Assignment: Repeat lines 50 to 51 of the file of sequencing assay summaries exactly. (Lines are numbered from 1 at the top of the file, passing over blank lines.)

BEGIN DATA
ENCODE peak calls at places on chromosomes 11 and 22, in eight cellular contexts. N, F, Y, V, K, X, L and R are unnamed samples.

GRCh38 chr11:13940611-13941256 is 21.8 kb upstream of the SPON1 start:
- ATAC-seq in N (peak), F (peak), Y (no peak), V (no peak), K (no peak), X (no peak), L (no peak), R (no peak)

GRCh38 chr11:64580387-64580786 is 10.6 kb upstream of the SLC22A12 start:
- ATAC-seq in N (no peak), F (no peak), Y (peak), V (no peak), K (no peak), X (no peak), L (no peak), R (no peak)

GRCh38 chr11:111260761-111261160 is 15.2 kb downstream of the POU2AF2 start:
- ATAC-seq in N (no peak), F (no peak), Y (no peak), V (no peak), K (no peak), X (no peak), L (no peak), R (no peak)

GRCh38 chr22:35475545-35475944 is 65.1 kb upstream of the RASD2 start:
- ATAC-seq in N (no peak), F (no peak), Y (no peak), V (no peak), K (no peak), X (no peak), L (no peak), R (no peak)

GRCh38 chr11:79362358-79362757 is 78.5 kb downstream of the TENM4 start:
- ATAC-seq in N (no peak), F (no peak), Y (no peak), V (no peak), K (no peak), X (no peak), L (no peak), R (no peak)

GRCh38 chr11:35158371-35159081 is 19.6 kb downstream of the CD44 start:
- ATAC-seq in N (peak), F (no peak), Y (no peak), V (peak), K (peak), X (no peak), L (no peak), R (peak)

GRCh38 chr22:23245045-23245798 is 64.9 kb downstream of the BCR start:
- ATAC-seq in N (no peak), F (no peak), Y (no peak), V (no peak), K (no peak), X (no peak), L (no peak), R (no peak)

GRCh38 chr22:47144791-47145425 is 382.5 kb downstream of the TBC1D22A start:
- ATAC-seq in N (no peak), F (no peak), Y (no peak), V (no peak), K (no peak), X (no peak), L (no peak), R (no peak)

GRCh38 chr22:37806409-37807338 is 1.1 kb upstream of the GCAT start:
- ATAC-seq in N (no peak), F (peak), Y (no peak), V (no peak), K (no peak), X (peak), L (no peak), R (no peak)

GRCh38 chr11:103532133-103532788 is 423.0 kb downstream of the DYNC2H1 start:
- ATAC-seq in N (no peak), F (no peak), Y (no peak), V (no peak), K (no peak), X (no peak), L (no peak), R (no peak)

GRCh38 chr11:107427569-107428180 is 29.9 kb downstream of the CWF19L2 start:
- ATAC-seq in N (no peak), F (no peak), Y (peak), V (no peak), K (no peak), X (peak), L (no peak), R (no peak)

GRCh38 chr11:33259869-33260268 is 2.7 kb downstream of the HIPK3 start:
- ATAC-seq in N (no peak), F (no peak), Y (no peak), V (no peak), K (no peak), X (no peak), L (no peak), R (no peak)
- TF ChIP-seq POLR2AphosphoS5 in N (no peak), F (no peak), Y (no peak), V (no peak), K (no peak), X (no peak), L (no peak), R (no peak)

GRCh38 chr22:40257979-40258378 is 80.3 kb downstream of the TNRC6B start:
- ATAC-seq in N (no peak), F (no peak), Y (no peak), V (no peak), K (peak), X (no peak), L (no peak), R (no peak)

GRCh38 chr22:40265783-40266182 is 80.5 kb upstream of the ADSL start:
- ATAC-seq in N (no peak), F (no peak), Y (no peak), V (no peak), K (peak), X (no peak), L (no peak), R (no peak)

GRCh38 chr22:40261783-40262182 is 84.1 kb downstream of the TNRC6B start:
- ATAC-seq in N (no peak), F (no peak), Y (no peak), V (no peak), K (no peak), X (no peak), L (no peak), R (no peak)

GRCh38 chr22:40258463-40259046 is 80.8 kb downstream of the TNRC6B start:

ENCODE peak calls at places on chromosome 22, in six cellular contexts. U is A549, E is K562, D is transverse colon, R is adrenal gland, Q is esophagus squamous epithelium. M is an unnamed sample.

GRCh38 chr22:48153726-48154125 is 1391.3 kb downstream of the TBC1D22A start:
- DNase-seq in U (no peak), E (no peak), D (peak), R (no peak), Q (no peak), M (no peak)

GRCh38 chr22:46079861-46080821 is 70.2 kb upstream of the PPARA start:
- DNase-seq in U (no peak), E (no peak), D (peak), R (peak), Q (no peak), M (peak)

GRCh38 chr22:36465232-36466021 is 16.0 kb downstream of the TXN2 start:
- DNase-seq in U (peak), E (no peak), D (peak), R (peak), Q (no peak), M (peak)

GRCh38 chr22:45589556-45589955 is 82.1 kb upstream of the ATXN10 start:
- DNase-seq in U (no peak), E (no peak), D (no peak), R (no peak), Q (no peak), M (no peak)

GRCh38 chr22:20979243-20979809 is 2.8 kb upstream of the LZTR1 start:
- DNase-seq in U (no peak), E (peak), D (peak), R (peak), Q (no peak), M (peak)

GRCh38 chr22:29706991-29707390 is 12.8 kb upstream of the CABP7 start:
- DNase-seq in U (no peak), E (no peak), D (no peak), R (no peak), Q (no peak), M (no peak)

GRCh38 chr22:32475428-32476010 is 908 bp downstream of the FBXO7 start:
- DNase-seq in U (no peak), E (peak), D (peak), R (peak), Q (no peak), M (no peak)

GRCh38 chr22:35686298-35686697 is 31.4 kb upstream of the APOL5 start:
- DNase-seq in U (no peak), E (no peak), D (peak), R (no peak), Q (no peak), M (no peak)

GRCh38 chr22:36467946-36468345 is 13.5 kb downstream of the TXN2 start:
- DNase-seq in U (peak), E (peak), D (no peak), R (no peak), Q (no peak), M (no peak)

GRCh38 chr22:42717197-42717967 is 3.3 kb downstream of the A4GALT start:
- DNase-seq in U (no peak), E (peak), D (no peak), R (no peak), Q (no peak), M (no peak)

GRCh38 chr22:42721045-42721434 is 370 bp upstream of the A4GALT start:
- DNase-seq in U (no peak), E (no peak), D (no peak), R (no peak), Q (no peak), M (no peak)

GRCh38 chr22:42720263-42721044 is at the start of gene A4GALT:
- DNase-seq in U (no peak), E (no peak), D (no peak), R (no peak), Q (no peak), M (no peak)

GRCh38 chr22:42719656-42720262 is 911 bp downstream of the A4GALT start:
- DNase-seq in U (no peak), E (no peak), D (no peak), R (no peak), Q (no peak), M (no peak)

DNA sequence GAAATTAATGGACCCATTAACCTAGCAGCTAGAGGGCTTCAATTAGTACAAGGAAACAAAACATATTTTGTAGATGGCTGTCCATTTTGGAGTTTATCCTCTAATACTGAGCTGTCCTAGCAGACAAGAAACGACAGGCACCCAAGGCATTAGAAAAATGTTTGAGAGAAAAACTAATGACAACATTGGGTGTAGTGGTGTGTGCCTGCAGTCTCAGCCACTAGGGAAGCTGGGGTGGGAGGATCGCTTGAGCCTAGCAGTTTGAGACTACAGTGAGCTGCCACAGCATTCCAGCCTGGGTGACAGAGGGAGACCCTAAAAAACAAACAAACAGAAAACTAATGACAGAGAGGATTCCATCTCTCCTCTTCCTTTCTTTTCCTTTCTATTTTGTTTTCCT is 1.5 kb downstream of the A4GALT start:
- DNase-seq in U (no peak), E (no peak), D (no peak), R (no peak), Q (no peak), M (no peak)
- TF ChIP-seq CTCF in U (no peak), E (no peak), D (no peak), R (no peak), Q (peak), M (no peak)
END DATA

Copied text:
- DNase-seq in U (no peak), E (no peak), D (peak), R (no peak), Q (no peak), M (no peak)

GRCh38 chr22:36467946-36468345 is 13.5 kb downstream of the TXN2 start: